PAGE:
Facebook’s policy regarding the depiction of nudity on its website, which has been criticised for being too vague, was clarified last month. The company’s latest “community standards” indicate that it now allows “photographs of paintings, sculptures and other art that depicts nude figures” to be posted on its site. But Facebook officials declined to say whether a recent ruling in France concerning Gustave Courbet’s The Origin of the World, 1866, had prompted the move.
A court in Paris ruled in March that Facebook is accountable to French law, after a teacher sued the website for banning an image he had posted of Courbet’s painting of female genitals. The court has decided that the case comes under its jurisdiction; it is now due to be heard by a civil court in France on 21 May.
Facebook’s lawyers had argued that all users agreed when they joined the site to be bound by courts in California in disputes relating to it. According to our sister paper Le Journal des Arts, the judge called this clause “abusive”, and the teacher’s lawyer noted that if it were enforced, none of France’s 22 million Facebook users would “have recourse to French legal jurisdiction in the event of a dispute”.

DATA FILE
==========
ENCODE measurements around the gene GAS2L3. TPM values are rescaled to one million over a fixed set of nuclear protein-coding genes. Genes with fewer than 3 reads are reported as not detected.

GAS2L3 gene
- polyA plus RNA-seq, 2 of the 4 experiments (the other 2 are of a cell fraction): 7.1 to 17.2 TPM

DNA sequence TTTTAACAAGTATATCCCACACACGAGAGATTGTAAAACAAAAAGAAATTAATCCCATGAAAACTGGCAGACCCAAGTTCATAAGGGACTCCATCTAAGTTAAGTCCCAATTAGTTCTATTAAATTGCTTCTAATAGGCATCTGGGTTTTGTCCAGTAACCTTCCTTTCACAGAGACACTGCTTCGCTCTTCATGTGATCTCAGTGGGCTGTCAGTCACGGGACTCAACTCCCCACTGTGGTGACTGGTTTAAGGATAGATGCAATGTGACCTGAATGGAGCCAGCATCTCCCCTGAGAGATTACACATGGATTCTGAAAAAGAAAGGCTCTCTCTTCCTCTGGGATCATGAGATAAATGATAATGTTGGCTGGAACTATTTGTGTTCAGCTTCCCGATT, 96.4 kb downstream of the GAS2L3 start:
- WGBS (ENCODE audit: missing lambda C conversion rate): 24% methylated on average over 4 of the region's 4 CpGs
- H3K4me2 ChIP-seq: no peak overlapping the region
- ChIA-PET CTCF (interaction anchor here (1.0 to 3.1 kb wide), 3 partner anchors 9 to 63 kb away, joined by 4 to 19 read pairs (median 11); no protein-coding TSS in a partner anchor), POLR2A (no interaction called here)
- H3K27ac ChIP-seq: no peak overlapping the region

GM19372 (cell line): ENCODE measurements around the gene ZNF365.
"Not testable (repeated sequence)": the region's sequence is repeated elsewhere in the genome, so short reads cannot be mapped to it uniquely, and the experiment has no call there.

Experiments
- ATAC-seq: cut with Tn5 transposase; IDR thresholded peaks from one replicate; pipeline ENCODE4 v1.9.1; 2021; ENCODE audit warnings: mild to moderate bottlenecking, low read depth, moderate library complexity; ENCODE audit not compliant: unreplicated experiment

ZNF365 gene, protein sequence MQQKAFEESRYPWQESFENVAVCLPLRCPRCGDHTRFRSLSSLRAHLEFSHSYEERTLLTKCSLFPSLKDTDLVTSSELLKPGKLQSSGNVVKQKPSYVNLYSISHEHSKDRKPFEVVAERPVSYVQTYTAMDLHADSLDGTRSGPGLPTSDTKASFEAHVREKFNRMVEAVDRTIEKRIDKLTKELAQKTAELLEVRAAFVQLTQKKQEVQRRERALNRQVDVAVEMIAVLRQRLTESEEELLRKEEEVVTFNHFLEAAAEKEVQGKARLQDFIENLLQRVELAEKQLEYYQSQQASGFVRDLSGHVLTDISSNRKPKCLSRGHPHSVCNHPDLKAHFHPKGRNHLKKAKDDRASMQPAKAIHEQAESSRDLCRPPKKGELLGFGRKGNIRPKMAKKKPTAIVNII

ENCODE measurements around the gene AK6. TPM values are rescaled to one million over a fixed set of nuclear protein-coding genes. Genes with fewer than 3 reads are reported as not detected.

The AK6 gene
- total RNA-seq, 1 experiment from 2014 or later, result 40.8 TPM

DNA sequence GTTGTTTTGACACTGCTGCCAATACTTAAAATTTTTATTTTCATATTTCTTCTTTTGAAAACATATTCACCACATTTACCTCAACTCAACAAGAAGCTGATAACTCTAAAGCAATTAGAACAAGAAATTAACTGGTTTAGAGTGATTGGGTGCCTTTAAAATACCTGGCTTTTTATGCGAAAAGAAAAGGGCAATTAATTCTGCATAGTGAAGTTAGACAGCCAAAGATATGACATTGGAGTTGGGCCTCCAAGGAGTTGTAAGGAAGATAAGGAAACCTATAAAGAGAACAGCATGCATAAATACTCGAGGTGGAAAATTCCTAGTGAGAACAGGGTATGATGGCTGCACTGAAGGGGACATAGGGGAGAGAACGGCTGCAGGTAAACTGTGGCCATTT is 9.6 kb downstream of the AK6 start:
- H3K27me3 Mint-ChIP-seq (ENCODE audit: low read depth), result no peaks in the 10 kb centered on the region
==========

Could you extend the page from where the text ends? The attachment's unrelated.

Facebook has since issued the new guidelines on nudity; it declined to comment for this article.
Monika Bickert, Facebook’s head of global policy management, and Chris Sonderby, the company’s deputy chief lawyer, wrote in a blog post last month: “What exactly do we mean by nudity, or what do we mean by hate speech? While our policies and standards themselves are not changing, we have heard from people that it would be helpful to provide more clarity and examples.”
In 2011, the Danish artist Frode Steinicke said that Facebook officials had removed an image he had posted of Courbet’s The Origin of the World.
The same year, Facebook blocked the account of the New York Academy of Art after the institution ran a drawing by Steven Assael of a woman’s naked torso. According to the New York Times, officials at Facebook admitted that they had made a mistake with the Assael work, saying that the company had an “unwritten policy” that allowed drawings or sculptures of nudes.